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« Right Reason Interviews Roger Scruton | Main | Crackberry, Etc. »

November 30, 2005

Computerized Sudoku

Donald Pittenger writes:

Dear Blowhards --

A while back, Michael posted about Sudoku number-grid puzzles.

Some commenters, me included, are puzzle-averse. And some in the Blowhards community, me included, are computer geeks.

So what could be nicer than to stumble across a computerized Sudoku-solver for puzzle-averse geeks.

All you need to do is download the J computer language from here, hop through some J language tutorials here (très facile, non?) to get the hang of the code, and then peruse this article and key in the computer code as well as an actual Sudoku data array and run the program. Voila!: puzzle solved.

Best of all, you then can use the freed-up Sudoku-solving time to enrich your mind by reading informative and entertaining 2Blowhards postings and comments.

Later,

Donald

posted by Donald at November 30, 2005




Comments

Funny, as a programmer, I decided that I'd right a fairly "dumb" sudoku solver to allow me to concentrate on the all the clever moves necessary to solve a puzzle. The program only used the base rules about non-repetition - no neat tricks.

Unfortunately, I put my first killer sudoku in... and it solved it. I tried with another... it solved it too.

I turned out that none of the puzzles that I had been struggling with required any tricks at all. My failure to solve them was simply not using brute force carefully enough.

That was the end of my sudoku craze.

Posted by: Tom West on December 1, 2005 6:22 AM



So it takes raw brainpower to solve Sudokus? No wonder I'm still struggling. The Michael Blowhard Official Tip for Enjoying Sudoku Puzzles (tm): Stick with the ones rated "Easy."

Posted by: Michael Blowhard on December 1, 2005 10:19 AM



I prefer doing the puzzles out of a book. The intermediate ones when I'm on the train, the harder ones on the couch.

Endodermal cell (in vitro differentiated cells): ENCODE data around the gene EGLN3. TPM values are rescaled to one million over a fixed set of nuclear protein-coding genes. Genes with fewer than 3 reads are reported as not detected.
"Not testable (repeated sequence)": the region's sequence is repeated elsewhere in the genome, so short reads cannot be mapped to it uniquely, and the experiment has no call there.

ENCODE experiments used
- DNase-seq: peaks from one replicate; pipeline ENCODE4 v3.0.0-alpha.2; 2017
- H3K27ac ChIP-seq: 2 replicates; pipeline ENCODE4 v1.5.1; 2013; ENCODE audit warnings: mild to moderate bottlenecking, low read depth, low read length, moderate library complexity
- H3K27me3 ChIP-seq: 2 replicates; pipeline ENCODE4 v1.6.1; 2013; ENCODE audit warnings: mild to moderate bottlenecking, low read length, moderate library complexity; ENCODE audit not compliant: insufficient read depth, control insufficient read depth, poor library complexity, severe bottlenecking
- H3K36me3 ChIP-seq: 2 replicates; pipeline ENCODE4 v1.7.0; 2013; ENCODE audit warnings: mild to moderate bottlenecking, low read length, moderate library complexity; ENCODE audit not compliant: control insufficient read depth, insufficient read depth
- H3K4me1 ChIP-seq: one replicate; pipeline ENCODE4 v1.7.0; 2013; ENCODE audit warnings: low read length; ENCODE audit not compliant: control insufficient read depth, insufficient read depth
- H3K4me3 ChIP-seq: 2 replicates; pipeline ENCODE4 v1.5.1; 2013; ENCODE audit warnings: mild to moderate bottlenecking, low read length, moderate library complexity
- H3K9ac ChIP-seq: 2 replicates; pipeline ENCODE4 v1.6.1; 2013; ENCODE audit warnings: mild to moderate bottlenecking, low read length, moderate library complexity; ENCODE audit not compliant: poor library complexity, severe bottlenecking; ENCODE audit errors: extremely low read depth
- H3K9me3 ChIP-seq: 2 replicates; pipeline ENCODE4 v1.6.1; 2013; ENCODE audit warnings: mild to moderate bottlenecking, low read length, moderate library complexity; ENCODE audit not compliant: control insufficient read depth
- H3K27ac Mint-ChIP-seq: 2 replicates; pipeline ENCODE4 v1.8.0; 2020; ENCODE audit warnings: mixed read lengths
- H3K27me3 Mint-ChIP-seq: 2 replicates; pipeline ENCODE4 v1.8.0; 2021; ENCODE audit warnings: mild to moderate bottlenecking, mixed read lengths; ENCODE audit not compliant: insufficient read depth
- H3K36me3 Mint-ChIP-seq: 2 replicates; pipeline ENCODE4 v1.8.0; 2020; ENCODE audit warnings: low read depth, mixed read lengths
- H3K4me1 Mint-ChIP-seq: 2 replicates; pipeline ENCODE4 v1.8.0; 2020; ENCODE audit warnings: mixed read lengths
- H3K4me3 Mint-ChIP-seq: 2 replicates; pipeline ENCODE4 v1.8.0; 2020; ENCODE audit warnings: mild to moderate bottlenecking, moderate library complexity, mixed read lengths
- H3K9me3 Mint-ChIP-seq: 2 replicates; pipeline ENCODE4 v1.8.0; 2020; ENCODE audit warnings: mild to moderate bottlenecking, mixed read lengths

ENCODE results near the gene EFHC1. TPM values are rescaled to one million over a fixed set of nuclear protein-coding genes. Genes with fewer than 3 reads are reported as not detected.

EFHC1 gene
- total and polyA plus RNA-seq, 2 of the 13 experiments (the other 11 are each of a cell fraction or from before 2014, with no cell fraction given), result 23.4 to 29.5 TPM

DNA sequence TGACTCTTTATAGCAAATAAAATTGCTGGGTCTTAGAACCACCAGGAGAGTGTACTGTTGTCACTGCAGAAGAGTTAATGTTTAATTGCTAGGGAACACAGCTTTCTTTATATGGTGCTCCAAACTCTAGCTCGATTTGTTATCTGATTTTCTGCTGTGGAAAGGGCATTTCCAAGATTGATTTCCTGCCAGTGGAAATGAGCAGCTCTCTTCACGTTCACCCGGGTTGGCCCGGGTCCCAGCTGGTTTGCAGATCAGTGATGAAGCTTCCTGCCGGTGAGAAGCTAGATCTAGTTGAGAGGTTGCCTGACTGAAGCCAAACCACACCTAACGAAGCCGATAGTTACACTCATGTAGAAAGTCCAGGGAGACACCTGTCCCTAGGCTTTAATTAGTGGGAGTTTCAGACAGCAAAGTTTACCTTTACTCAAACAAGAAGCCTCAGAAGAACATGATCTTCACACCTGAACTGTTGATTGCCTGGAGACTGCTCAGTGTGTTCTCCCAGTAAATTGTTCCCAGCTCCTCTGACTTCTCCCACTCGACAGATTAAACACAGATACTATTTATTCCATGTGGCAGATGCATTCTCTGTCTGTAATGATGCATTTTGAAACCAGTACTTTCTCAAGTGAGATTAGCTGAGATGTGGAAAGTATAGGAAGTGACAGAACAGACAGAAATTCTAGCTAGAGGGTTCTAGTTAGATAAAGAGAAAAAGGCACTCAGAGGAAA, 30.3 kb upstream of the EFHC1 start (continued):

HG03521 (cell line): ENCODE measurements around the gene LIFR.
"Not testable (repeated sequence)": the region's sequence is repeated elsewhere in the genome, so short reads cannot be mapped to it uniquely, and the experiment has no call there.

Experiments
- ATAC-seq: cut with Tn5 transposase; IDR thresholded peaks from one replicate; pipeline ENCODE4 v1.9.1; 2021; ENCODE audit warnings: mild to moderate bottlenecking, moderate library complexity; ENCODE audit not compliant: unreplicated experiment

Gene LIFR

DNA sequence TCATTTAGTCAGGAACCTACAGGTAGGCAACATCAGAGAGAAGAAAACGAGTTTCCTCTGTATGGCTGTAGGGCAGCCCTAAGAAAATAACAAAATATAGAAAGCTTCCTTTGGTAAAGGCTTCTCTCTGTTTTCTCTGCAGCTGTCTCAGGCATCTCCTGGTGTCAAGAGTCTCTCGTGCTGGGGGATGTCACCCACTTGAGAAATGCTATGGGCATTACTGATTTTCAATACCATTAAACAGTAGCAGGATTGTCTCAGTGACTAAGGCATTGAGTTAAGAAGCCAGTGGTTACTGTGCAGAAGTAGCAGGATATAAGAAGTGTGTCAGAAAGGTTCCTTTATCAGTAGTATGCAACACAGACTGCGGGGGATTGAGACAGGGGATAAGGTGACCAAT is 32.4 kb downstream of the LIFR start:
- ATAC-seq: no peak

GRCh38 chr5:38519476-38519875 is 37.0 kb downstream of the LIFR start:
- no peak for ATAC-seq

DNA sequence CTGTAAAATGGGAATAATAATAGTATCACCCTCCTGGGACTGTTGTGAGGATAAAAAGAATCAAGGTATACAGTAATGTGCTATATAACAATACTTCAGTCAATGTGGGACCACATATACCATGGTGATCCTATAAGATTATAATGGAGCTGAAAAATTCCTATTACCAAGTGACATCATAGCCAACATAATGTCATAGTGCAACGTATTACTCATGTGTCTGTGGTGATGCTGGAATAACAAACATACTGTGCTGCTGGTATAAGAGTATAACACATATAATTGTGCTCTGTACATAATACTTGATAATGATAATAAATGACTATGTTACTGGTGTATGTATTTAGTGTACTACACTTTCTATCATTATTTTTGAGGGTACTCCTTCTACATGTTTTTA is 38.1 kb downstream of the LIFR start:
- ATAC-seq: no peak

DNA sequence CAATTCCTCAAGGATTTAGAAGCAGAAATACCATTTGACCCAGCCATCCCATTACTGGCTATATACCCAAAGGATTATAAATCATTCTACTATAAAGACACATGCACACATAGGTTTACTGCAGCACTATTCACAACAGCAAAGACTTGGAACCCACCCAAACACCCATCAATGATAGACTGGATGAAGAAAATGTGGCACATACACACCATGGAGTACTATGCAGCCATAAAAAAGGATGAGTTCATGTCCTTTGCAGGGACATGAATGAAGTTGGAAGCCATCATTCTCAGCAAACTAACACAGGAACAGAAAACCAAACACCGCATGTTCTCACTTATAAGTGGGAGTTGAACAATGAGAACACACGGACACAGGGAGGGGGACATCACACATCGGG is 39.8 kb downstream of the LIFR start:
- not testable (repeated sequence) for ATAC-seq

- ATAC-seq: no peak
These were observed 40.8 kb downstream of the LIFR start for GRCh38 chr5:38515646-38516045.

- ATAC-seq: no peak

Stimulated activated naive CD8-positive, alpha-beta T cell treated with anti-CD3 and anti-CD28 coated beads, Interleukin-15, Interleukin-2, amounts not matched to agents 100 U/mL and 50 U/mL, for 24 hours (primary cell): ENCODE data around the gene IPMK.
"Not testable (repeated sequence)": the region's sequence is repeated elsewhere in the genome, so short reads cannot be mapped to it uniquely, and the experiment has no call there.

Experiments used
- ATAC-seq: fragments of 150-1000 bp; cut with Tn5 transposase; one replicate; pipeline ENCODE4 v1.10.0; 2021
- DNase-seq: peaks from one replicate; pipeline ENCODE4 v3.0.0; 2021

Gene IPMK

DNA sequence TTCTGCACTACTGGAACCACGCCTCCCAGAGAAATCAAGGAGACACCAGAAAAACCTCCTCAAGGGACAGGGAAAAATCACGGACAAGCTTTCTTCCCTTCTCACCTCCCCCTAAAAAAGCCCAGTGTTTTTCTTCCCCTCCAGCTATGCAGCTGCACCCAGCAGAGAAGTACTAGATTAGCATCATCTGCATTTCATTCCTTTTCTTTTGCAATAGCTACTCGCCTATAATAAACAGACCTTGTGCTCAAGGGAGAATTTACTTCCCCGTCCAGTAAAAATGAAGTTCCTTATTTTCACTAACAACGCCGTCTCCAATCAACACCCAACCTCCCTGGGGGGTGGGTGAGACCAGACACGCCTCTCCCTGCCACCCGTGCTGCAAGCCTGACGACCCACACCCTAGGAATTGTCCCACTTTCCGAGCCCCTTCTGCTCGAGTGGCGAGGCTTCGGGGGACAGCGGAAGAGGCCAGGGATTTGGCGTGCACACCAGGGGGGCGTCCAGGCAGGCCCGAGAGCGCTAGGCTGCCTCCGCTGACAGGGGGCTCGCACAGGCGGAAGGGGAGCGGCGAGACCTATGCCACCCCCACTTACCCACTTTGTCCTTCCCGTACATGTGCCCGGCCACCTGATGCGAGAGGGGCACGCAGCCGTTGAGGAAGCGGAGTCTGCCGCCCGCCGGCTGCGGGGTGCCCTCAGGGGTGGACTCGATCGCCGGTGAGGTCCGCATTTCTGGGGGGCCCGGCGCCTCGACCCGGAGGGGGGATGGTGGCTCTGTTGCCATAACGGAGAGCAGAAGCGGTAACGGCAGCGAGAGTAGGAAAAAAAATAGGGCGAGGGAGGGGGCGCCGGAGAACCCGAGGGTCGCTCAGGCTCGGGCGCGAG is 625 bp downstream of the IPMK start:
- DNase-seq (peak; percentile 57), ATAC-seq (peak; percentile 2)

It's nice to nap or otherwise put a puzzle aside, come back to it later and find some answers with a fresh scan.

If they aren't out already, there should be puzzle books with blank grids in the back for those like me who are arrogant enough to use pen and inevitably screw up now and then, so we can take additional stabs.

Posted by: James M on December 1, 2005 11:07 AM



I wrote a straightforward Sudoku solver in Java a year ago. Seems to work in split second for all puzzles that I have found on the web, but don't know how it would work for the really hard ones.

Posted by: Ilkka Kokkarinen on December 1, 2005 11:09 AM



The only Sudoku puzzle I've tried was one from a crossword book that my dad gave me one night. Mildly diverting, up until I found out that it had two solutions.

Posted by: Doug Sundseth on December 1, 2005 11:48 AM



There's something wrong with a puzzle that has two solutions? Damn.

Posted by: Michael Blowhard on December 1, 2005 12:16 PM



In the abstract, I don't think there's anything wrong with a puzzle that has two solutions. The problem was that the puzzle maker seemed not to know that there were two solutions. I was confident enough not to worry much, but a newbie would have come to an impasse: "How do I decide from here? I don't have enough information."

Posted by: Doug Sundseth on December 2, 2005 11:22 AM



There's a relatively simple recursive method for solving sudoku that can solve any sudoku in a few seconds on any computer. (It might take a little longer on an Apple II.) It requires several hundred to several thousand steps, depending on the puzzle.

Writing a program to apply this method took me less than an hour.

What is more interesting is to write a program that can execute the various logical techniques for solving sudoku. A chap I know has done this.

His program is a very elegant interface for doing sudoku (among other things, one can paste into it a digital image of a sudoku, and it will use OCR to read the numeric characters and store them in its sudoku format). It also provides facilities for doing on-screen most of the techniques used by solvers.

And it can apply all the known solving methods, either by executing them or by displaying hints to the user. See

http://www.madoverlord.com/projects/sudoku.t

for the latest version.

Posted by: Rich Rostrom on December 10, 2005 3:14 AM






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